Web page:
Bloomberg decided early March was his drop-dead date for determining whether or not to run, because after that, the first wave of state deadlines was just too close.

In fact, the deadline for Texas, the state with the second-largest number of Electoral College votes at stake, was Monday.

North Carolina's deadline looms, too; it's less than a month away. And Arno said that Florida law includes so many hurdles – candidates need to name their possible electoral college representatives, among other things – that despite a mid-July signature deadline, it's probably out of reach for an upstart campaign, too.

"If you can't win Florida and you can't win Texas," he said, "your chances of winning the presidency [as a conservative] are essentially nothing."

Not everyone's as pessimistic as Arno.

Another potential option is to piggyback onto another party's spot on the ballot.

"One-third of the states – 17 states – have ballot-qualified third parties on the ballot right now, so they don't need to petition, that are just organized in that one state," said Richard Winger, author of the newsletter and web site Ballot Access News. At 72, Winger has been following minor parties' fights to get on the ballot for half a century.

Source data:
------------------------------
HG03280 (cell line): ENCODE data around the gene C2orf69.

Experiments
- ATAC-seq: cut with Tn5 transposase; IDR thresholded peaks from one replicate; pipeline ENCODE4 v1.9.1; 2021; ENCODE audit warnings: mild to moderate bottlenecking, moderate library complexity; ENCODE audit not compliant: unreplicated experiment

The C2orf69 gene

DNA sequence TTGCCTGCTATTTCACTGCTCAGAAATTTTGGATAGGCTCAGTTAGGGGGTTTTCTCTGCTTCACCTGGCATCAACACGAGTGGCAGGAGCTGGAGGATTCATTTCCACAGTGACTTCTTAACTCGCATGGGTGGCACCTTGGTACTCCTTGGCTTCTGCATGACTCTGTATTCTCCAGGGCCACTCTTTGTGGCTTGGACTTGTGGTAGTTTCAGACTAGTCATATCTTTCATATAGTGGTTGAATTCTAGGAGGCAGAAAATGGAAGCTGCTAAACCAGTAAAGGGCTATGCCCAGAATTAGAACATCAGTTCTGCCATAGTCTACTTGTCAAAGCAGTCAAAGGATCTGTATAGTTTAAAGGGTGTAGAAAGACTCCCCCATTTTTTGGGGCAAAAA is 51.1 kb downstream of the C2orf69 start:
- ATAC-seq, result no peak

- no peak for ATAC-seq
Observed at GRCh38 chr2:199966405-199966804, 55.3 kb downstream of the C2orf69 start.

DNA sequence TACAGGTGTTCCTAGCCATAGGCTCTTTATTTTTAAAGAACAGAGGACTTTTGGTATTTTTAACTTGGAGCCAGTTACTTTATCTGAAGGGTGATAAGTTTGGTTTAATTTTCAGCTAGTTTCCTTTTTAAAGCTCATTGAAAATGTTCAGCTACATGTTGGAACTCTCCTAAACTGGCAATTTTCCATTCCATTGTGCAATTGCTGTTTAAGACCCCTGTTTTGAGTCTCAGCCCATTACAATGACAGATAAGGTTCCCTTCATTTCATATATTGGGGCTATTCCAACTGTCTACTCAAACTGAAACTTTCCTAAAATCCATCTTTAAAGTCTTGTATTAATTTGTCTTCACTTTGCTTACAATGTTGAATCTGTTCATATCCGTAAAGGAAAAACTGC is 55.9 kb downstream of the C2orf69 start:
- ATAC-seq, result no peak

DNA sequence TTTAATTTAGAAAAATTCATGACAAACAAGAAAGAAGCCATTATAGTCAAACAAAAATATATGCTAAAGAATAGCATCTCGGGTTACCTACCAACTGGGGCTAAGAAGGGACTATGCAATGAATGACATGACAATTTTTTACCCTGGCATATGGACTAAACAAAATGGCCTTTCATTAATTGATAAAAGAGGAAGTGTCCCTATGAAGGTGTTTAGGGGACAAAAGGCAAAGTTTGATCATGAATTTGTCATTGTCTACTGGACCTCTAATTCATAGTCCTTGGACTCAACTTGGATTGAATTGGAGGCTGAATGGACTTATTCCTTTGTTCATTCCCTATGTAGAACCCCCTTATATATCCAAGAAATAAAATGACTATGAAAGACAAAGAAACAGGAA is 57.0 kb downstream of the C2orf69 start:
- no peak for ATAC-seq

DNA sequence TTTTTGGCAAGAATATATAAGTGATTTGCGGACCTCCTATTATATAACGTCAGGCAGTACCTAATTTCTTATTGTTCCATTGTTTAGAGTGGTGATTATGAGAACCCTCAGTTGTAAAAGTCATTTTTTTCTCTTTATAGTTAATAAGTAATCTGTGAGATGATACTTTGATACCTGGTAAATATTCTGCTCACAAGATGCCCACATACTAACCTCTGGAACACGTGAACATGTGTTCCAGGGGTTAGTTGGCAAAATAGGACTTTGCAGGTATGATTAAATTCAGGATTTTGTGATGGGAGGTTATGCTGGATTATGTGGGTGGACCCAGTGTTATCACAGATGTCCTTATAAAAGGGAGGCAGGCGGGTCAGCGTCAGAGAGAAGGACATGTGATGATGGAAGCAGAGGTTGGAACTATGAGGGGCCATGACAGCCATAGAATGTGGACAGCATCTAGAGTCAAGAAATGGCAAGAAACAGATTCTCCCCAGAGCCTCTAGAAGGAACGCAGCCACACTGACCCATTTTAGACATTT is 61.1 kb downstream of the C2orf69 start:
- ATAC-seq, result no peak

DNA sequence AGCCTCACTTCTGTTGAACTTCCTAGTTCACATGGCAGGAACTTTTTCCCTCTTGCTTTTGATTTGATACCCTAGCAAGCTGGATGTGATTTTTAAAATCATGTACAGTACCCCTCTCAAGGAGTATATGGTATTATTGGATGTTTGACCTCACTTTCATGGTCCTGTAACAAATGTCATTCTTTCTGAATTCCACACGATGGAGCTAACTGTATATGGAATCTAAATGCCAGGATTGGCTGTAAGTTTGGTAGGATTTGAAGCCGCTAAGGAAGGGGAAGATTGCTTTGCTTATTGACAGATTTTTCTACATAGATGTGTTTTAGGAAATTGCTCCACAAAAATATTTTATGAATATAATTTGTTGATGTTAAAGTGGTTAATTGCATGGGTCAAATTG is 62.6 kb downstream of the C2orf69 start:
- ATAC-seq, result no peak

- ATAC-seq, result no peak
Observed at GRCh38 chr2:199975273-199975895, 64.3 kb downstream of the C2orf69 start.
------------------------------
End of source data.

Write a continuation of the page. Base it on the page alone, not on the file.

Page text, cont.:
Convincing another party to let this hypothetical conservative Trump challenger onto its ballot line wouldn't help in Texas. The Libertarian Party and the Green Party are the only two minor parties on the ballot right now. The liberal Greens likely aren't interested in a conservative ticket, and former New Mexico Governor Gary Johnson is viewed as well-positioned to lock up the Libertarian Party's nomination later this month.

Still, Winger insisted there's hope – a conservative presidential hopeful could always sue his or her way onto the ballot. He pointed out that in 1980, "John Anderson declared as an independent on April 24. And he'd already missed the deadline in 5 states. So he sued all those 5 states, and he won all those cases in July and August."

"It just seems to me obvious that if Texas were sued, they'd lose," Winger predicted, due to the state's early ballot deadline and tough petitioning rules.